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When I was in the fifth grade, my parents walked across the street to meet my teacher for a parent-teacher conference.

Of all the teachers I’ve had from kindergarten through law school, Mr. Clinton gets the “World’s Best Teacher“ award hands down. As a model student, I was hardworking, intelligent and got good grades. I’ve had many excellent teachers, but what made Mr. Clinton special was what he gave me that my father never did.

He genuinely appreciated me as an individual and let me know it.

As I watched my parents make the short walk to my grammar school, I was certain they would return with a glowing report of which we could all be proud.

No such luck.

Instead, my father harangued me for the next hour all because Mr. Clinton, who had only wonderful things to say about me, also said:

“Our little Debbie has discovered boys.”

I don’t remember any congratulations for my stellar accomplishments as a fifth grade student. There was no recognition of the obvious affection my teacher had for me. There was only criticism and dire warnings should I veer from model student to boy-crazy dropout.

I was ten years old and that was the dawn, as best as I can remember it, of the voice in my head that heckles, “You are not enough.”

Now I ask you, who do you think owns the voice in my head?

It seems obvious now, but it wasn’t always. Forty years later, when I was working through cancer with a therapist, she made the connection when I mentioned regretting something I had not done. To her, my hesitance made perfect sense given that I had been conditioned to feel, “Why bother if it’s never enough anyway.”

Over the years, the voice in my head became a part of me, adopted and given my name and my voice, indistinguishable from my true self and certainly from my father. Its truth settled into my soul, because what you learn from pain sticks with you.

But it doesn’t have to be that way.

Silencing a broken record from the past and revealing your true inner voice takes awareness.

What’s the story behind the voice in your head? Oftentimes, the voice in your head traces back to experiences from your past. It might be uncomfortable, but tracing the voice back to a particular time or incidence brings awareness and helps separate your true inner voice from lies you’ve been taught.

Listen to and question what you tell yourself. Do you hear a faint echo of another’s voice coming at you from somewhere else in time? Is the voice loving or is it critical? Do you feel inspired by the voice, or limited and small? Is the voice in your head serving you or holding you back?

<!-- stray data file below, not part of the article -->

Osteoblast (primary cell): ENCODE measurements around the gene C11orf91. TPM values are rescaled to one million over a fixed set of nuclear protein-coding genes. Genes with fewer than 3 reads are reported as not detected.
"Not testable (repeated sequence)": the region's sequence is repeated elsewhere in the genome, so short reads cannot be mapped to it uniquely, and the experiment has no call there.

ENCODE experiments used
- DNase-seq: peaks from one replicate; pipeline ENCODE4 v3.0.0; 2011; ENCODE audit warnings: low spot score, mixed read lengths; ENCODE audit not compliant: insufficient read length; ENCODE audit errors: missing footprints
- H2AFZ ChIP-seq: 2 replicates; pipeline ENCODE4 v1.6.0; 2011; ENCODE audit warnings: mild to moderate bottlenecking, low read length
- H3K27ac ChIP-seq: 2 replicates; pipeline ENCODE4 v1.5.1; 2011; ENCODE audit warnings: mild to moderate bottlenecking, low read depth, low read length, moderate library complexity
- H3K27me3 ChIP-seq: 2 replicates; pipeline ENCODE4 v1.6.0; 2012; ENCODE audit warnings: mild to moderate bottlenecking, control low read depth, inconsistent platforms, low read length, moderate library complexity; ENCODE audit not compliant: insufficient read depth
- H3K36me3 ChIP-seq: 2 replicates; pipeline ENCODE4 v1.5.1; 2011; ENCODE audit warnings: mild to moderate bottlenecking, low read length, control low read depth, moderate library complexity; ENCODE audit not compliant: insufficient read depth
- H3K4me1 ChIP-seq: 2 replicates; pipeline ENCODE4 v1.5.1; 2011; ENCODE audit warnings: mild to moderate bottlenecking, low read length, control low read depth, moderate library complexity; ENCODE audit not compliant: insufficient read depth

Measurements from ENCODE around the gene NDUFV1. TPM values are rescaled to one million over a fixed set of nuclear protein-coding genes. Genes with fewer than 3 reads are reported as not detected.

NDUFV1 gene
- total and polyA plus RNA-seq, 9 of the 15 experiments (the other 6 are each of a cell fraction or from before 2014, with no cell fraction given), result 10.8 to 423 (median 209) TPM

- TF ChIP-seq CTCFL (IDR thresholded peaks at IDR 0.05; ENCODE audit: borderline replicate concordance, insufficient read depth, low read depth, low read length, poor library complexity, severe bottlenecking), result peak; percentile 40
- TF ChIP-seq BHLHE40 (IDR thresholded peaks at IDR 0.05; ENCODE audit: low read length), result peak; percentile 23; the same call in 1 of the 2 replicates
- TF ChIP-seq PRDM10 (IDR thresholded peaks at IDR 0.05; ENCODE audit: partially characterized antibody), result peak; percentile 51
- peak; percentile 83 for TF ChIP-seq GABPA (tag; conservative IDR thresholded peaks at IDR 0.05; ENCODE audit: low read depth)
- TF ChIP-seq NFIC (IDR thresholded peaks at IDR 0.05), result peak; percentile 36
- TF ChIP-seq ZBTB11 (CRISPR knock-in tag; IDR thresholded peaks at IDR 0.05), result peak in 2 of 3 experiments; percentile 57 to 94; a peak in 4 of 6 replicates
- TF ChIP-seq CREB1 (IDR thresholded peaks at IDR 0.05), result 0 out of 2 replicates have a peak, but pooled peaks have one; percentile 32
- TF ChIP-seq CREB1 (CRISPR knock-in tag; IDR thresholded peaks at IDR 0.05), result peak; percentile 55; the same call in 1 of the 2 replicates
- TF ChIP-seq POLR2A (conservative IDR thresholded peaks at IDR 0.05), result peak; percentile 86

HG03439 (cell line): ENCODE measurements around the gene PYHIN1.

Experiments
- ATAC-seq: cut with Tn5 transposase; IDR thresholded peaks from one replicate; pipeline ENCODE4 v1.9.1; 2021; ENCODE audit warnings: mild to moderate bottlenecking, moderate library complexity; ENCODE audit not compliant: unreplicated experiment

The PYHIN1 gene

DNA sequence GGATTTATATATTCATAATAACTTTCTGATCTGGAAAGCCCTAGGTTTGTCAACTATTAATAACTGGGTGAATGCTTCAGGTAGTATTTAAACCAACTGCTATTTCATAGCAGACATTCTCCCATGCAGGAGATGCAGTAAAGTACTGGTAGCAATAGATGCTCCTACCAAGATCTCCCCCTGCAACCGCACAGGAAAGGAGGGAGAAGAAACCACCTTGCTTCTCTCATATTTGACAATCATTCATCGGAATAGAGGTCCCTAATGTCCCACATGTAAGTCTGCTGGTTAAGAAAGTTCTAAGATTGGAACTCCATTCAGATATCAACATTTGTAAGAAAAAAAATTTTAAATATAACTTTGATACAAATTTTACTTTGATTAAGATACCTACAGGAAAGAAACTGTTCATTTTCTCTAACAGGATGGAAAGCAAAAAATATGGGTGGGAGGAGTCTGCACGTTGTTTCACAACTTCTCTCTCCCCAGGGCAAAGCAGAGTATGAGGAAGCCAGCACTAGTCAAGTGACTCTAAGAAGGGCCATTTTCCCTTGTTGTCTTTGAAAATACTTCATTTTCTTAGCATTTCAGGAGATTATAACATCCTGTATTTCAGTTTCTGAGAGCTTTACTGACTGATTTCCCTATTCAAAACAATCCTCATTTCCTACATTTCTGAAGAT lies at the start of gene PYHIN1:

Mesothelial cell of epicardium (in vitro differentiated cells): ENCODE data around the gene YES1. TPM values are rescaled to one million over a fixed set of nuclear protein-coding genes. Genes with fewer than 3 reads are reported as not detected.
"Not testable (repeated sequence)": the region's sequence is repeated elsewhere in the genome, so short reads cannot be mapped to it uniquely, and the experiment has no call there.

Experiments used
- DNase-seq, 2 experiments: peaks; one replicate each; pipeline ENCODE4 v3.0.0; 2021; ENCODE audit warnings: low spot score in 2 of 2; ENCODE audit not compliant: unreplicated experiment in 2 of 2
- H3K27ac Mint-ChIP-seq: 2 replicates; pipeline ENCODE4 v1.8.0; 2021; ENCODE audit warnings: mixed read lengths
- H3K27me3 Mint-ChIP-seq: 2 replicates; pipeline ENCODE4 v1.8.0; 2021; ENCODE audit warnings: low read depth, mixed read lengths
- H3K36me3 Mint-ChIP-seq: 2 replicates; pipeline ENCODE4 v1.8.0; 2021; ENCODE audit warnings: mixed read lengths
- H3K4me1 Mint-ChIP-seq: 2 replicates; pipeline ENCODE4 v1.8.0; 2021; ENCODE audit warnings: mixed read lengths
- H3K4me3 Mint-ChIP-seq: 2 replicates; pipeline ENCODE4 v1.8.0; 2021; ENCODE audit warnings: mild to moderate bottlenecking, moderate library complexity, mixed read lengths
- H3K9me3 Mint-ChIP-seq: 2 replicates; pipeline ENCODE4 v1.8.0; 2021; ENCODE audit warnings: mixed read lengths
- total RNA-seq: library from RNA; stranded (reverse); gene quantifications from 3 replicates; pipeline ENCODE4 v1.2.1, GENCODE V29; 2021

Take inventory. As my therapist pointed out during our conversation, I’ve actually accomplished a lot in spite of my nagging voice. I was enough to put myself through college and law school, get and stay married, have two children despite years of infertility and miscarriages, and get through cancer. Taking stock refutes the lies told by the voice in my head and puts it in its place.

Practice compassion. If a good friend needed your support, would you talk to him or her the way the voice in your head talks to you? Are you able to comfort and nurture yourself when you need it, or do you beat yourself up? We are all comprised of energy and light. If your inner voice is mean to you, it’s not originating from you but from a place outside of you.

Of course, sometimes even your true inner voice has difficult truths to deliver. With awareness and compassion, you can take that advice and better yourself. But, if the voice in your head is just mindlessly repeating an old story someone else made up about you long ago, then someone other than you owns that voice.

And whoever owns the voice in your head, owns you. @DebbieWWGN (Click to Tweet!)


DebbieWoodbury knows we’re all survivors of something. Her “somethings,” include family dysfunction, being laid off, miscarriages, infertility, and cancer. It was surviving cancer that pushed her to stop thinking about writing and actually sit down to do it, resulting in her first blog and two books. Now, she’s moving beyond cancer and leaning into joy (via yoga, mindfulness, gratitude, walking, relationships, interior decorating and all the other “little things” that make life worth living.) Debbie also blogs for The Huffington Post, and is an inspirational speaker, wife, mother, and a former very stressed out attorney. You’ll find Debbie’s first blog about surviving cancer at WhereWeGoNow. To find meditations on creating joy and to sign up for Debbie’s newsletters, click here and follow her on Facebook and Twitter.

Image courtesy of John Haslam.